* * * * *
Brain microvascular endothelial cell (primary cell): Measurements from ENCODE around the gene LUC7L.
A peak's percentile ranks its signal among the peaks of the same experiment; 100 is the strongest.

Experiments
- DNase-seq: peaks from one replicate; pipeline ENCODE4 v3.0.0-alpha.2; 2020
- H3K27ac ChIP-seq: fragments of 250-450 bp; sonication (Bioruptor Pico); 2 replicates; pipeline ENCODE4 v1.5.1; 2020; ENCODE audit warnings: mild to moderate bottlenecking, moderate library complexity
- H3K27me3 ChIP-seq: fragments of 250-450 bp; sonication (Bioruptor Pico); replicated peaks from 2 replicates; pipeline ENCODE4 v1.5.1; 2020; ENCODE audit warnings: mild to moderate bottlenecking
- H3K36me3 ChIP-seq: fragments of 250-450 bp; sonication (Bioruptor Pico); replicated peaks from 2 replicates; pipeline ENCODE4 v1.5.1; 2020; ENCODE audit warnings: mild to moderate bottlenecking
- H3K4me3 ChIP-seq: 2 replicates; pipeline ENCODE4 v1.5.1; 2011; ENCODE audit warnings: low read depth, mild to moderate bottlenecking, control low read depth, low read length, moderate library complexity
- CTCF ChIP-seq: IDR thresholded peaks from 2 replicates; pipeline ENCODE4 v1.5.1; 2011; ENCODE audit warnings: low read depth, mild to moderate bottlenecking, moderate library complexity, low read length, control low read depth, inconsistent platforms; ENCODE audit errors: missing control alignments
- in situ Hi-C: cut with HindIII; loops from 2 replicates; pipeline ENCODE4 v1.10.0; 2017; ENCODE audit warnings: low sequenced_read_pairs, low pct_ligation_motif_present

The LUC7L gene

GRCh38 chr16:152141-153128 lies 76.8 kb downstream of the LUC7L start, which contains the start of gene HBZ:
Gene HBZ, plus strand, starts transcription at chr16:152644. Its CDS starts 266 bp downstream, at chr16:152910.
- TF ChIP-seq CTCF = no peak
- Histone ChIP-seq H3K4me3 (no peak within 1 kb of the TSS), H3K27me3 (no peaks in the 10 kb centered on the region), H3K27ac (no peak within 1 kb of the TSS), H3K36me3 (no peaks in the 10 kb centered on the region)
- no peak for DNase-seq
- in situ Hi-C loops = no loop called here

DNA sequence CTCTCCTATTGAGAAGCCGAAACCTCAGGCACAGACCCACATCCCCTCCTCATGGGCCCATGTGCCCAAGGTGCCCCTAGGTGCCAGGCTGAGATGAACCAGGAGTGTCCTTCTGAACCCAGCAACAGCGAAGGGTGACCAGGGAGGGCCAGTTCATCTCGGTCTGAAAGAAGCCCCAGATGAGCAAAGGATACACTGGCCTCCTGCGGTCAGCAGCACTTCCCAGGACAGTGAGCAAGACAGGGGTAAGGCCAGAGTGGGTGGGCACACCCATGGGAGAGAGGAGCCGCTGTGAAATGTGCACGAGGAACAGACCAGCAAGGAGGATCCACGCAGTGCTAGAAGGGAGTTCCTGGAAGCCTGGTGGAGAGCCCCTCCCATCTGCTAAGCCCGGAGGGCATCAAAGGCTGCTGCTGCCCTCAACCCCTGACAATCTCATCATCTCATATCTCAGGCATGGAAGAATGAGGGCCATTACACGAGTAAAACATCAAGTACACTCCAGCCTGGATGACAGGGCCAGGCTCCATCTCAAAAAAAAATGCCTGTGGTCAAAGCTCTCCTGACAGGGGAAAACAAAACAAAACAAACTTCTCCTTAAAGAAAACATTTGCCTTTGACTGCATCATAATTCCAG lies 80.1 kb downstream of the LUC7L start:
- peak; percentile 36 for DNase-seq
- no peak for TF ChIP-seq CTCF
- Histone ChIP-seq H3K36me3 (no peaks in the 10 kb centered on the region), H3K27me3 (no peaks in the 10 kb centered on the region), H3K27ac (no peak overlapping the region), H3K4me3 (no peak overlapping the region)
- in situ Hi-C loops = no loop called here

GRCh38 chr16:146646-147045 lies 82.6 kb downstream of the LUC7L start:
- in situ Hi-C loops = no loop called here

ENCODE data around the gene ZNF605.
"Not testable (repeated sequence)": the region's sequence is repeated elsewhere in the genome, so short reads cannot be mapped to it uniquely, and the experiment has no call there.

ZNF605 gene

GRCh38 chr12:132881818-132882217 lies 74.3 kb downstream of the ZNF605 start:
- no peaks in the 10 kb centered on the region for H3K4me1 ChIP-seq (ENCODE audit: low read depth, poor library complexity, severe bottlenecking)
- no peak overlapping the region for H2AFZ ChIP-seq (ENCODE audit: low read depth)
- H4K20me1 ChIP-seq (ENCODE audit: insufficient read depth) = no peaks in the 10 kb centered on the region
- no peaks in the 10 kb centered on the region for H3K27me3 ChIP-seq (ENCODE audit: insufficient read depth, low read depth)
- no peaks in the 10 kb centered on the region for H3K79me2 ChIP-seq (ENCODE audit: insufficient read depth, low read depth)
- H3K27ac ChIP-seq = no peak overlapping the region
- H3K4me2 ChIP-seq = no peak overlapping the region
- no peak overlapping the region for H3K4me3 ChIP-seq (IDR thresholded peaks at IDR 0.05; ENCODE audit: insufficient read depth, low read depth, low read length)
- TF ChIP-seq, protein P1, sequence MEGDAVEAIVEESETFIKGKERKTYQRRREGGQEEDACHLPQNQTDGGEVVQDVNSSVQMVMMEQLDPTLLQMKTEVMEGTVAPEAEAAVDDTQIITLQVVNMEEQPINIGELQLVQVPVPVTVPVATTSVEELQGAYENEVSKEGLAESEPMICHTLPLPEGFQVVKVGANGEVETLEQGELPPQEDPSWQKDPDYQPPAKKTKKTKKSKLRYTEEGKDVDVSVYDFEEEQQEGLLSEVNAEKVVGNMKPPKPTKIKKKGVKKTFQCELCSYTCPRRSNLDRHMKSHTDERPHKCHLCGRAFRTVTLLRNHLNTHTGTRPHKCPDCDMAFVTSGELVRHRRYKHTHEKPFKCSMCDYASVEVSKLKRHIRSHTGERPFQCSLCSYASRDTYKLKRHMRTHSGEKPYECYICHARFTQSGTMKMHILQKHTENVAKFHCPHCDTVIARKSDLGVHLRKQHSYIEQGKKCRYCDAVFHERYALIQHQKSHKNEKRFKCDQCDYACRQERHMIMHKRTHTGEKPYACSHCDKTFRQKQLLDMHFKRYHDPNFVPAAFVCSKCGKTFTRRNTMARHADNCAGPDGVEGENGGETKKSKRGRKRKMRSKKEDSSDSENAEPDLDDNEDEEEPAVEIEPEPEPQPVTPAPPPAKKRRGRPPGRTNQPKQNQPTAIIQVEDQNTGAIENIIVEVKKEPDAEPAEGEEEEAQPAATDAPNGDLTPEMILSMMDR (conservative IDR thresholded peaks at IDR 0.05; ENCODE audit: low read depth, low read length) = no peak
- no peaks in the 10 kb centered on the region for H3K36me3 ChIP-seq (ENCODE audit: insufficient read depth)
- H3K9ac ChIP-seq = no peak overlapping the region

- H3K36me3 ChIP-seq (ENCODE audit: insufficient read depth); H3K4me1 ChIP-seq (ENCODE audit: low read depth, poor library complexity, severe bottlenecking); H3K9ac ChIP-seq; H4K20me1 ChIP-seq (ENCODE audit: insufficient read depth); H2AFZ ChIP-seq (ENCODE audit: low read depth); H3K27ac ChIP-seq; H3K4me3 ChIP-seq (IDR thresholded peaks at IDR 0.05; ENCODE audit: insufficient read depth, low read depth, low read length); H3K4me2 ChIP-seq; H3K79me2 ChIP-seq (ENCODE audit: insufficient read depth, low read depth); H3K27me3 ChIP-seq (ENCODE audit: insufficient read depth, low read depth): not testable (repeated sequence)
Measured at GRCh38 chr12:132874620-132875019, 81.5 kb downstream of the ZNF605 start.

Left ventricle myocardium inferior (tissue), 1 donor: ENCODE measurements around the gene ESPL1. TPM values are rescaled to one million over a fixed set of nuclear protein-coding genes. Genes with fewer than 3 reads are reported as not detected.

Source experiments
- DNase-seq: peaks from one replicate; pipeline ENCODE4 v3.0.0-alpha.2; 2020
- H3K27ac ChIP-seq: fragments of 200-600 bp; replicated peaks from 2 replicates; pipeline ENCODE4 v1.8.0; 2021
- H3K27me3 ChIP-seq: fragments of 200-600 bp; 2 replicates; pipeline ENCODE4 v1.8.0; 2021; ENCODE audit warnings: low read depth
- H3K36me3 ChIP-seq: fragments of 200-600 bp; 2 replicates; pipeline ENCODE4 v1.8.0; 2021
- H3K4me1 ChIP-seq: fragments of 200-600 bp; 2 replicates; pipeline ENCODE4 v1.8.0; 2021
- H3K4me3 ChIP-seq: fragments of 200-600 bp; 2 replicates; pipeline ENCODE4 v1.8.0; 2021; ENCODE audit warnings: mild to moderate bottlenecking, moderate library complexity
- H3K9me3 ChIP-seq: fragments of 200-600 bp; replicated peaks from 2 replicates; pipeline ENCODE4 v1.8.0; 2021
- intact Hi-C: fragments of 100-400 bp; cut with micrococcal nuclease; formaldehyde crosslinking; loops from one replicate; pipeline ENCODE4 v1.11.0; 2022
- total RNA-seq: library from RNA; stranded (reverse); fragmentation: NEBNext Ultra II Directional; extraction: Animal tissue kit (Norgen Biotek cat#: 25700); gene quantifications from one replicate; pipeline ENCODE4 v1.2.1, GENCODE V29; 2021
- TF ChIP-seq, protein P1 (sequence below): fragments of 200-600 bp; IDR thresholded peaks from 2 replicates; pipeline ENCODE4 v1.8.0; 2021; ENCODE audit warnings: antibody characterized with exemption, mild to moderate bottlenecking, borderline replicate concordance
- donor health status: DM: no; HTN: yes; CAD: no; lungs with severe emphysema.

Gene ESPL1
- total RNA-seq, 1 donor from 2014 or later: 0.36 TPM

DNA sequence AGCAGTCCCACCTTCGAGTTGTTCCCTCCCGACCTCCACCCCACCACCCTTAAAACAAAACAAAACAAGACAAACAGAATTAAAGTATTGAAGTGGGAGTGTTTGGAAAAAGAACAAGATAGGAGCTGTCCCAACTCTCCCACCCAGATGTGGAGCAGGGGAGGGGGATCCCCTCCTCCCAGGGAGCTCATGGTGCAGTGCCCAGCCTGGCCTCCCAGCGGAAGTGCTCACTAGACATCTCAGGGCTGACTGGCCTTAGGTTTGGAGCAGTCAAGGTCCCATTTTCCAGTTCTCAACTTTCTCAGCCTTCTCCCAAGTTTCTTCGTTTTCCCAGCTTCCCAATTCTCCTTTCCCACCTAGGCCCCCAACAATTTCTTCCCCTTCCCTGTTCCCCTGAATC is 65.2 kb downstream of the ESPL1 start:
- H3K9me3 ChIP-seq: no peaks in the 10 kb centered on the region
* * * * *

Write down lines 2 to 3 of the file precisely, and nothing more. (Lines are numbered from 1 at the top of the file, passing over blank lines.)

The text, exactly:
A peak's percentile ranks its signal among the peaks of the same experiment; 100 is the strongest.

Experiments